Electric kettles are in daily use in many homes. They boil water more quickly than hob models because their heating elements are in direct contact with the water. In hard water areas, where the water contains moderate or high levels of calcium and magnesium salts, kettles are prone to scaling or furring on the element and interior surfaces from calcium carbonate and other mineral accumulations. They act as an insulator, slowing down the heating process. Deposits may flake off, appearing as tiny rocks in your tea or other beverage, but you can clean your electric water kettle.
Unplug the kettle and let it cool.
Remove scale from the spout, the lid and the rim of the kettle with a synthetic scouring pad or a rigid plastic utensil. Apply only enough pressure to remove the scale, and take care not to damage the kettle's finish.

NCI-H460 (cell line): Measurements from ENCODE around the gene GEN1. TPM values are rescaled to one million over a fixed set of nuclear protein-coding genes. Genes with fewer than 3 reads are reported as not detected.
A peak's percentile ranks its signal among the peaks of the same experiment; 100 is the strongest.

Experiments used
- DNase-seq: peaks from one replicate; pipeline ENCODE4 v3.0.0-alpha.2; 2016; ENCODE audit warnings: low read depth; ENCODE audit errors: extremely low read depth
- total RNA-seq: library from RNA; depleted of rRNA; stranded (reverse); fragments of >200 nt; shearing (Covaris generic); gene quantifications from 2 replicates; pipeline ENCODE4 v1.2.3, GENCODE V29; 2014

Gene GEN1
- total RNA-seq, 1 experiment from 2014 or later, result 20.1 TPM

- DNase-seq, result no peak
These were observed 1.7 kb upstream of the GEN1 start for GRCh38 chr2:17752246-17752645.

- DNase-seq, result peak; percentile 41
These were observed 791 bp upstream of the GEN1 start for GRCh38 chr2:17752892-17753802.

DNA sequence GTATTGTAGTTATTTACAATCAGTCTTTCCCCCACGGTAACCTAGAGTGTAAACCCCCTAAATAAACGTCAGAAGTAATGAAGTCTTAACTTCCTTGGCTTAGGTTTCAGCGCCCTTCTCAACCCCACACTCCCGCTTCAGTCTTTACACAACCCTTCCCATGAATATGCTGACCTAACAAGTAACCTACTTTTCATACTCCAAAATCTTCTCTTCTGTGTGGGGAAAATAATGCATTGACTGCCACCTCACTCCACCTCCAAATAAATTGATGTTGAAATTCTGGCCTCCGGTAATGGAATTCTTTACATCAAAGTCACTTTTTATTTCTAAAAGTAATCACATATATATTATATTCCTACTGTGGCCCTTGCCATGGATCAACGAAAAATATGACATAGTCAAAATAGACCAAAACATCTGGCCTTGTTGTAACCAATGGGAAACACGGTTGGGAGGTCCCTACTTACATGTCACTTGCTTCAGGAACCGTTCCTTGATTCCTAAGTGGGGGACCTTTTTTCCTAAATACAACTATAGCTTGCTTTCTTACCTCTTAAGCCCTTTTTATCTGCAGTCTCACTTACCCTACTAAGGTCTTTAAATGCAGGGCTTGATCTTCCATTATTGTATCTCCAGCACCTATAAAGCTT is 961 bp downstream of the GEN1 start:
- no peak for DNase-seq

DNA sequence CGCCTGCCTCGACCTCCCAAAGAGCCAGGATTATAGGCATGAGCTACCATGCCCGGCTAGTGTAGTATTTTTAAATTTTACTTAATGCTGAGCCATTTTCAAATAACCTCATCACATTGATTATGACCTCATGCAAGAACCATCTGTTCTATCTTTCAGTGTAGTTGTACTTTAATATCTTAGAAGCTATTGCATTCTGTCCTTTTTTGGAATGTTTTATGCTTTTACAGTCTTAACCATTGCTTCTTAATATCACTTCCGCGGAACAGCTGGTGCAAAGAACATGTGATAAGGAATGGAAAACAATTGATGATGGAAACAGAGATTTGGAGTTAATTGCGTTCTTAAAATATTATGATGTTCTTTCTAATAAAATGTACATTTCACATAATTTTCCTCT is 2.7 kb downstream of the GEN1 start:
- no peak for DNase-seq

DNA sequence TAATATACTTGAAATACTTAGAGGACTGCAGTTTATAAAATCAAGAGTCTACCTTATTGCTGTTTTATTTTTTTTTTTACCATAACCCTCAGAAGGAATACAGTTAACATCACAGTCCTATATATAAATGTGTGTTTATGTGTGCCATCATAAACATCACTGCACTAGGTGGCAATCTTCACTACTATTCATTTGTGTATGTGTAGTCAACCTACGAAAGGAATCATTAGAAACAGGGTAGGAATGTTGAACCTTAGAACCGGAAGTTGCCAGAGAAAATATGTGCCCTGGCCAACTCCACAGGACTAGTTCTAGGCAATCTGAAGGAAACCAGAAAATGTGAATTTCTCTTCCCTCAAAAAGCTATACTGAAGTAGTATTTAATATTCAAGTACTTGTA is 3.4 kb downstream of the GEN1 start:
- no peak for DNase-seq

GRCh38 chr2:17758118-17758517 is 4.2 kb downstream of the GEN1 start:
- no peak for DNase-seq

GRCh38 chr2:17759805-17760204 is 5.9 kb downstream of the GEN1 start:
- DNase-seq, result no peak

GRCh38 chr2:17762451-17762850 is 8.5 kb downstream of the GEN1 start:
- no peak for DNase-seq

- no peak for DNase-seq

Fill the kettle three-quarters full with a 50-50 solution of water and white vinegar. Plug the kettle in and bring the solution to a boil. Let it heat undisturbed for an additional 20 minutes.
Unplug the kettle and let it cool. Pour out the vinegar solution. If it contains large flakes of mineral deposits, repeat the process.
Fill the kettle halfway with water and agitate it gently for 30 seconds to free any accumulations caught in the heating element. Empty the kettle and flush it twice more with water to eliminate any traces of vinegar.
Clean the exterior of the kettle with water and dishwashing liquid.
Descale your kettle twice a year if you use it daily. If you have very hard water or notice excessive scaling or furring, clean it four times a year.